Our data show that combining indirect disease marker information obtained from both urine reagent strip tests and presence of macrohaematuria increased the accuracy of rapid diagnosis of urinary schistosomiasis in schoolchildren of two highly endemic rural communities in Nigeria.

When the macrohaematuria information was combined with data from urine reagent strips, a high positive predictive value was maintained with the benefit of an increased negative predictive value (the probability of children with a negative test being disease-free). Thus, this approach can be considered a cost-effective measure for increasing the quality of data on schistosomiasis infection in schoolchildren located in highly endemic communities.

With this approach, the positive predictive value of 91% (the probability of schistosomiasis among children with a positive test) was high and similar to the positive predictive value of macrohaematuria (92%). This indicates that almost all schoolchildren with positive rapid tests were, in fact, infected. However, since the predictive values depend on the prevalence of disease and intensity of infection, in low endemic settings the positive predictive value may be different. The negative predictive value of 63% indicates that the probability of schoolchildren having the disease, in the absence of macrohaematuria, is 37%. This probability was reduced to 29% when using our combined approach, but it is still high and should be taken into account when planning mass drug administration and monitoring intervention measures.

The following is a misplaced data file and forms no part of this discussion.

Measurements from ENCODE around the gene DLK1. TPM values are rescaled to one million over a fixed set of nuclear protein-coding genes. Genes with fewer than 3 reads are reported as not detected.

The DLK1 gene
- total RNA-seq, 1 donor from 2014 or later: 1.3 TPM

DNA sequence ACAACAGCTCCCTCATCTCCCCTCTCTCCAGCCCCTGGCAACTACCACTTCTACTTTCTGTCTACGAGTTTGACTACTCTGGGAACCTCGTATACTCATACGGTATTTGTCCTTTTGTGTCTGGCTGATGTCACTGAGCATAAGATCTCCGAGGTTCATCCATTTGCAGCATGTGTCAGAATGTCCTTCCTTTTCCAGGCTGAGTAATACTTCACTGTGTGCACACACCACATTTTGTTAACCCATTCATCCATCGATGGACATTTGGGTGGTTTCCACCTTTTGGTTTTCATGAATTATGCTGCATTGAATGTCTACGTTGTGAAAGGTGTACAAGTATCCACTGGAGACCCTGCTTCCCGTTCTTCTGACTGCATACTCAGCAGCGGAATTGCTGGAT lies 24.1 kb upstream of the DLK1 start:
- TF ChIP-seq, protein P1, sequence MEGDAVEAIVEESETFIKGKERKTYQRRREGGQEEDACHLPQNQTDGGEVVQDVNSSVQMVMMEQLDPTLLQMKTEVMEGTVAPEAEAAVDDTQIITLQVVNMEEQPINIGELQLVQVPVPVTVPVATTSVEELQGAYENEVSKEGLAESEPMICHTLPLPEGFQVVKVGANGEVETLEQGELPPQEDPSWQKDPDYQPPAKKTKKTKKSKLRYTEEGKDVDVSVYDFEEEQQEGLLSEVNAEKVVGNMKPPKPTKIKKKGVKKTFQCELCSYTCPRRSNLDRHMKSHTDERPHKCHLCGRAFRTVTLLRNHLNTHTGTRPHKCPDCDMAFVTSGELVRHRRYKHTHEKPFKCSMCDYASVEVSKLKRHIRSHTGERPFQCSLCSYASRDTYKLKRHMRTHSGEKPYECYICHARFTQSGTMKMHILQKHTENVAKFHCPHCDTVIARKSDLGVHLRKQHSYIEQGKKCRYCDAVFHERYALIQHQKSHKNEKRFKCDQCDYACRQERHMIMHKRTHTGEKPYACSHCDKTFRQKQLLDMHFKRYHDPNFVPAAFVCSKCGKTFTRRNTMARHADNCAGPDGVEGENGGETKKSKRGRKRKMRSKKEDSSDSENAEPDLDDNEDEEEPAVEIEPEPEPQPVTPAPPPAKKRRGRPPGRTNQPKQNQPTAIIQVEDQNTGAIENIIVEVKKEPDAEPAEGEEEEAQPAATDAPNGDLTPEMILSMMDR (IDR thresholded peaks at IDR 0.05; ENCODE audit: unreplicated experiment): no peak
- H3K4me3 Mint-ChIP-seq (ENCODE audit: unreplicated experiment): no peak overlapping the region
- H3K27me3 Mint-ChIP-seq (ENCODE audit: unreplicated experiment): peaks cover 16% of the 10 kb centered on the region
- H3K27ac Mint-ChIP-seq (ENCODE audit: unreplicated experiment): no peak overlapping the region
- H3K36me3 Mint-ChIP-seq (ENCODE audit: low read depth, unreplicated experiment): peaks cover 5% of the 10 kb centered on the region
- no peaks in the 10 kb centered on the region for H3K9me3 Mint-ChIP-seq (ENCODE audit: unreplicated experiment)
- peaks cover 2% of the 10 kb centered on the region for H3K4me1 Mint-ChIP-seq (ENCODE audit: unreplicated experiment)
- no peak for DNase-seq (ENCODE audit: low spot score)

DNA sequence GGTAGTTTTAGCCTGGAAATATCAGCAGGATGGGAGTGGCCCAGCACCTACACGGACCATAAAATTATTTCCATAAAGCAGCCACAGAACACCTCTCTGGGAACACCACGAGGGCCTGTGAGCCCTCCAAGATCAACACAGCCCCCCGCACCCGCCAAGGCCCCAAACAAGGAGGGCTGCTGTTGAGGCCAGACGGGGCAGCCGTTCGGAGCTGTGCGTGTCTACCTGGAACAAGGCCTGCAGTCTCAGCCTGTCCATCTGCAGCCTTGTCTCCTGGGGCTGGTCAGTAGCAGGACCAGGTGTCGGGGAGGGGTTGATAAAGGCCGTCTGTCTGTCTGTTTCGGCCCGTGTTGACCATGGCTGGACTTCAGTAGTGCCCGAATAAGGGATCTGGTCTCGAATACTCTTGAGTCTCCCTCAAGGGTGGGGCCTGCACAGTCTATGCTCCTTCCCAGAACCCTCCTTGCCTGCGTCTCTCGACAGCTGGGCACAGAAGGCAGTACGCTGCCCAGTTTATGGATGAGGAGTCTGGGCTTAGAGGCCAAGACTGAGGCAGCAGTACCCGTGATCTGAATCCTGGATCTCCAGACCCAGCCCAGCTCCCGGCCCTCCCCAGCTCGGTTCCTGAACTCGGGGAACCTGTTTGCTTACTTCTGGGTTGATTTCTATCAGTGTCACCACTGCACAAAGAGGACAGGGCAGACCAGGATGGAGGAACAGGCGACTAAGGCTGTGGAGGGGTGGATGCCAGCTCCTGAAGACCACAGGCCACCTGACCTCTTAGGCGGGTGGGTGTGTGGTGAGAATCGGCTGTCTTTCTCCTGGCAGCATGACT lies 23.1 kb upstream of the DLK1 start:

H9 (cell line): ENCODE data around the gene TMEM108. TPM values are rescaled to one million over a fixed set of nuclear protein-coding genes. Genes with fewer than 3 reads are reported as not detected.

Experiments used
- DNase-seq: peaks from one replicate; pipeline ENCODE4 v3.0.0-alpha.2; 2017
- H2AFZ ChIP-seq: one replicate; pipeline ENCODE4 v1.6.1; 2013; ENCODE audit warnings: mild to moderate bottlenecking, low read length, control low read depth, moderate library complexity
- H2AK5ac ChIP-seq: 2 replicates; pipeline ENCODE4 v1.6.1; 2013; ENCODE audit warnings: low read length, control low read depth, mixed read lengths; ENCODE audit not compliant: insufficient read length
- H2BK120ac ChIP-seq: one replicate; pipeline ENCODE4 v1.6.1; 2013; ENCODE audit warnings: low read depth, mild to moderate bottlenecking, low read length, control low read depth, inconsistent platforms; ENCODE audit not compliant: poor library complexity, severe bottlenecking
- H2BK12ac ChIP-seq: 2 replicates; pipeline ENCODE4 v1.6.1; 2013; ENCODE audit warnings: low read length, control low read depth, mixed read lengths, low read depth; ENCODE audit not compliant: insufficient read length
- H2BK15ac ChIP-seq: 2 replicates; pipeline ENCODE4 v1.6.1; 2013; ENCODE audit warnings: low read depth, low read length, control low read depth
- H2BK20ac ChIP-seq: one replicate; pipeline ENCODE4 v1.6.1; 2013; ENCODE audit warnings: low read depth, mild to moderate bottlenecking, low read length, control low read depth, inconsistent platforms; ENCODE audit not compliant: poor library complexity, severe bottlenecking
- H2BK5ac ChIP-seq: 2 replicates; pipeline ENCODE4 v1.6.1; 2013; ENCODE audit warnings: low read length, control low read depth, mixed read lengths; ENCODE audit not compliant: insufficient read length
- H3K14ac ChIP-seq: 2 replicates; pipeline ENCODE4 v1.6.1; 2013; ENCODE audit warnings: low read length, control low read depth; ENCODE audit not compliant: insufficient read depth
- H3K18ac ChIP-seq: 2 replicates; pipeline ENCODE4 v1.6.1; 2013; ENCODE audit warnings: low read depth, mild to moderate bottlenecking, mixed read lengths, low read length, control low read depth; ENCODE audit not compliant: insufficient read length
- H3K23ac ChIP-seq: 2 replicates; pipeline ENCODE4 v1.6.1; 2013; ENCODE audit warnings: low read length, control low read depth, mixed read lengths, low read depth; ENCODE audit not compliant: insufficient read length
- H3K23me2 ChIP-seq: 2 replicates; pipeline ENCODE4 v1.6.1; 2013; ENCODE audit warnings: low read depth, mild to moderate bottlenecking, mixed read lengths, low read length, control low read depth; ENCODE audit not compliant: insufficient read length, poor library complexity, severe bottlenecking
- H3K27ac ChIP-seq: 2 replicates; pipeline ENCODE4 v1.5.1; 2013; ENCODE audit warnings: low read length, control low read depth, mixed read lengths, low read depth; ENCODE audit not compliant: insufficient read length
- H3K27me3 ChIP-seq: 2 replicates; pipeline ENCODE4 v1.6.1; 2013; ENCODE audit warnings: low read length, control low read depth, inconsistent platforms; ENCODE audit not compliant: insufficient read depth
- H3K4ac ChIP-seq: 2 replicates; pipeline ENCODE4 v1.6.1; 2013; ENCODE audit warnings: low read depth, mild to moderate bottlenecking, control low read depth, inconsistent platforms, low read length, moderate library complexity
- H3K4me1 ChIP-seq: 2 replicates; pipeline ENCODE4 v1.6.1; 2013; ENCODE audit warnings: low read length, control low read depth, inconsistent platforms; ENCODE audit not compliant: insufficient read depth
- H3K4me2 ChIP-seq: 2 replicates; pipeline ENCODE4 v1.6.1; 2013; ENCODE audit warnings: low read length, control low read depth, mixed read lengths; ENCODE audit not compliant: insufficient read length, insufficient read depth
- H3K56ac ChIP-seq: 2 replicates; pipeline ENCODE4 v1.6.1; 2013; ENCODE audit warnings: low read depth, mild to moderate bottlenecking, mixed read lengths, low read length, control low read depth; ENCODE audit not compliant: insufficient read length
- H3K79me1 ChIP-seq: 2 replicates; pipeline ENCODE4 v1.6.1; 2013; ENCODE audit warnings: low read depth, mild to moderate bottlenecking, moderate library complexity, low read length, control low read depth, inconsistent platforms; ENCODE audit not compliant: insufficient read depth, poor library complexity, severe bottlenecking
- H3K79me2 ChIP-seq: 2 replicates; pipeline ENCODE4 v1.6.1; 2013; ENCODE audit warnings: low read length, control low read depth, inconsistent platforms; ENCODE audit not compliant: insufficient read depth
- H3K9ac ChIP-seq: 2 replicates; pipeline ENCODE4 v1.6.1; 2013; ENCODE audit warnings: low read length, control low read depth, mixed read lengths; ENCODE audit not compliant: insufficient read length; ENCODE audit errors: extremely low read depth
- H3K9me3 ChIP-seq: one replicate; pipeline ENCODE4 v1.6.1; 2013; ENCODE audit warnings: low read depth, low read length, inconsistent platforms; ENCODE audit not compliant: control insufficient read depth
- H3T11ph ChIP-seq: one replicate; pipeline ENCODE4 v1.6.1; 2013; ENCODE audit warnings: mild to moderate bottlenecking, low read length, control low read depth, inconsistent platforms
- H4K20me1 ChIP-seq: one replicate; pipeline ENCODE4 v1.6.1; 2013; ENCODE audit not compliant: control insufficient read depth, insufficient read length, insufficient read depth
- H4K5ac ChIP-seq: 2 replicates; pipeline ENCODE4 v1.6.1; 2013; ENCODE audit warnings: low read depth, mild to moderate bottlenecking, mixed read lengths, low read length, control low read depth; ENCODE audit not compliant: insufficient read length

Previously, other authors have combined data on haematuria and proteinuria, improving the diagnostic performance of disease markers (Feldmeier et al. 1982, Mott et al. 1983). However, these authors did not integrate information gathered from reagent strips and on macrohaematuria. Our data further confirm previous studies on the diagnostic performance of microhaematuria and macrohaematuria, when compared to urine egg count as the gold standard (Mott et al. 1983, Eltoum et al. 1992, Lengeler et al. 1993, Mafe 1997, Guyatt et al. 1999). Haematuria and proteinuria have been widely used as indicators for urinary schistosomiasis since the 1980s and usually microhaematuria is considered more sensitive and specific than proteinuria (Mott et al. 1983, 1985, Murare & Taylor 1987, Taylor et al. 1990, Eltoum et al. 1992). Similar to our data, Mafe (1997) described sensitivity (69%) and specificity (80%) of microhaematuria for the diagnosis of schistosomiasis in Nigeria, albeit in the general population. In that study, the diagnostic performance of macrohaematuria was comparable to our results (Mafe 1997). French et al. (2007) observed, in a longitudinal study of schoolchildren from Zanzibar, consistently higher sensitivity (> 77%) and specificity (> 97%) of microhaematuria. Besides regional differences, the increased accuracy in this study may also be explained by the varying quality of reagent strips from different producers. Interestingly, the diagnostic values from the Zanzibar study remained relatively stable during various assessments, even when the prevalence was reduced during a control programme (French et al. 2007).